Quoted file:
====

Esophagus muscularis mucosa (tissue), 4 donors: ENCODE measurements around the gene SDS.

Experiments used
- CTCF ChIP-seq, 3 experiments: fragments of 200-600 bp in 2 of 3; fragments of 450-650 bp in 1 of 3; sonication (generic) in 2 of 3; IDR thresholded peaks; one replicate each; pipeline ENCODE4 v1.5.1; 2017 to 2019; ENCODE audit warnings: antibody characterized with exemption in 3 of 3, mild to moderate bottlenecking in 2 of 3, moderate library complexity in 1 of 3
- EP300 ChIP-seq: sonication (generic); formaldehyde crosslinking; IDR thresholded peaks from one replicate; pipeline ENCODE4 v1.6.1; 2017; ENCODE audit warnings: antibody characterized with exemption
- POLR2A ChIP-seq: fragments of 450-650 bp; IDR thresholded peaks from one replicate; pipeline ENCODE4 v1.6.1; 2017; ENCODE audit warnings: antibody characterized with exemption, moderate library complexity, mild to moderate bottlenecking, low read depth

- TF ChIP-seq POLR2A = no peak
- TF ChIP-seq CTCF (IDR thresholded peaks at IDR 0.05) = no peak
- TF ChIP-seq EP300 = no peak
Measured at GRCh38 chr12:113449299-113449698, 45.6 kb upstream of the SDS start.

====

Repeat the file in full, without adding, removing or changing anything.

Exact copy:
Esophagus muscularis mucosa (tissue), 4 donors: ENCODE measurements around the gene SDS.

Experiments used
- CTCF ChIP-seq, 3 experiments: fragments of 200-600 bp in 2 of 3; fragments of 450-650 bp in 1 of 3; sonication (generic) in 2 of 3; IDR thresholded peaks; one replicate each; pipeline ENCODE4 v1.5.1; 2017 to 2019; ENCODE audit warnings: antibody characterized with exemption in 3 of 3, mild to moderate bottlenecking in 2 of 3, moderate library complexity in 1 of 3
- EP300 ChIP-seq: sonication (generic); formaldehyde crosslinking; IDR thresholded peaks from one replicate; pipeline ENCODE4 v1.6.1; 2017; ENCODE audit warnings: antibody characterized with exemption
- POLR2A ChIP-seq: fragments of 450-650 bp; IDR thresholded peaks from one replicate; pipeline ENCODE4 v1.6.1; 2017; ENCODE audit warnings: antibody characterized with exemption, moderate library complexity, mild to moderate bottlenecking, low read depth

- TF ChIP-seq POLR2A = no peak
- TF ChIP-seq CTCF (IDR thresholded peaks at IDR 0.05) = no peak
- TF ChIP-seq EP300 = no peak
Measured at GRCh38 chr12:113449299-113449698, 45.6 kb upstream of the SDS start.